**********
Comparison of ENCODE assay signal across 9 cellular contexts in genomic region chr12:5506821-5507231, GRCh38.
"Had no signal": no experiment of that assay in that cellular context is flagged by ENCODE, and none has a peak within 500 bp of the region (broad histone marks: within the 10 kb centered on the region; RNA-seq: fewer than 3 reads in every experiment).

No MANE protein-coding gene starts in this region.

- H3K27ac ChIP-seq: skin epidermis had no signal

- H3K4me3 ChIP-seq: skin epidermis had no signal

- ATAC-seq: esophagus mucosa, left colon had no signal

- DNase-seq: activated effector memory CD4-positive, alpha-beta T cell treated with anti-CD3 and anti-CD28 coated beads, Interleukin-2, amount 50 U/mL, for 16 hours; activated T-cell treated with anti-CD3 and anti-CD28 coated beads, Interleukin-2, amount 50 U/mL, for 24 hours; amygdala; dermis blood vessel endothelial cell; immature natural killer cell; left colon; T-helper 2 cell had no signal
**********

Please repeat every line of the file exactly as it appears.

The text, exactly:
Comparison of ENCODE assay signal across 9 cellular contexts in genomic region chr12:5506821-5507231, GRCh38.
"Had no signal": no experiment of that assay in that cellular context is flagged by ENCODE, and none has a peak within 500 bp of the region (broad histone marks: within the 10 kb centered on the region; RNA-seq: fewer than 3 reads in every experiment).

No MANE protein-coding gene starts in this region.

- H3K27ac ChIP-seq: skin epidermis had no signal

- H3K4me3 ChIP-seq: skin epidermis had no signal

- ATAC-seq: esophagus mucosa, left colon had no signal

- DNase-seq: activated effector memory CD4-positive, alpha-beta T cell treated with anti-CD3 and anti-CD28 coated beads, Interleukin-2, amount 50 U/mL, for 16 hours; activated T-cell treated with anti-CD3 and anti-CD28 coated beads, Interleukin-2, amount 50 U/mL, for 24 hours; amygdala; dermis blood vessel endothelial cell; immature natural killer cell; left colon; T-helper 2 cell had no signal